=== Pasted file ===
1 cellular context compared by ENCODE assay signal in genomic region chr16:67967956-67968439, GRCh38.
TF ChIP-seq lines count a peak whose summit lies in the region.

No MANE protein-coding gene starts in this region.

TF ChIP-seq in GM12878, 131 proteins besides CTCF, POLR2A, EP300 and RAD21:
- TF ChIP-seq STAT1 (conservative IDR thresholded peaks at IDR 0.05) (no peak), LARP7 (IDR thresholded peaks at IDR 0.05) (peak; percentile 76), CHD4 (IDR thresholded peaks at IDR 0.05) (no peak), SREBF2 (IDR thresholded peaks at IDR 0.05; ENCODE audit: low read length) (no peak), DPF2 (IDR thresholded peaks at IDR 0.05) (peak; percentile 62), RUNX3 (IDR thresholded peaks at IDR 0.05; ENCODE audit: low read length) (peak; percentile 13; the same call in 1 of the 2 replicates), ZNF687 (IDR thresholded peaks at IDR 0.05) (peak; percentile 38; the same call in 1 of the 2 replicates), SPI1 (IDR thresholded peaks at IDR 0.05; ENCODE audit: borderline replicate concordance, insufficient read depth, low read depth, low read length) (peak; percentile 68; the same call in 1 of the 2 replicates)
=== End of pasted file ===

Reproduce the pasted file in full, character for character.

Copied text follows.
1 cellular context compared by ENCODE assay signal in genomic region chr16:67967956-67968439, GRCh38.
TF ChIP-seq lines count a peak whose summit lies in the region.

No MANE protein-coding gene starts in this region.

TF ChIP-seq in GM12878, 131 proteins besides CTCF, POLR2A, EP300 and RAD21:
- TF ChIP-seq STAT1 (conservative IDR thresholded peaks at IDR 0.05) (no peak), LARP7 (IDR thresholded peaks at IDR 0.05) (peak; percentile 76), CHD4 (IDR thresholded peaks at IDR 0.05) (no peak), SREBF2 (IDR thresholded peaks at IDR 0.05; ENCODE audit: low read length) (no peak), DPF2 (IDR thresholded peaks at IDR 0.05) (peak; percentile 62), RUNX3 (IDR thresholded peaks at IDR 0.05; ENCODE audit: low read length) (peak; percentile 13; the same call in 1 of the 2 replicates), ZNF687 (IDR thresholded peaks at IDR 0.05) (peak; percentile 38; the same call in 1 of the 2 replicates), SPI1 (IDR thresholded peaks at IDR 0.05; ENCODE audit: borderline replicate concordance, insufficient read depth, low read depth, low read length) (peak; percentile 68; the same call in 1 of the 2 replicates)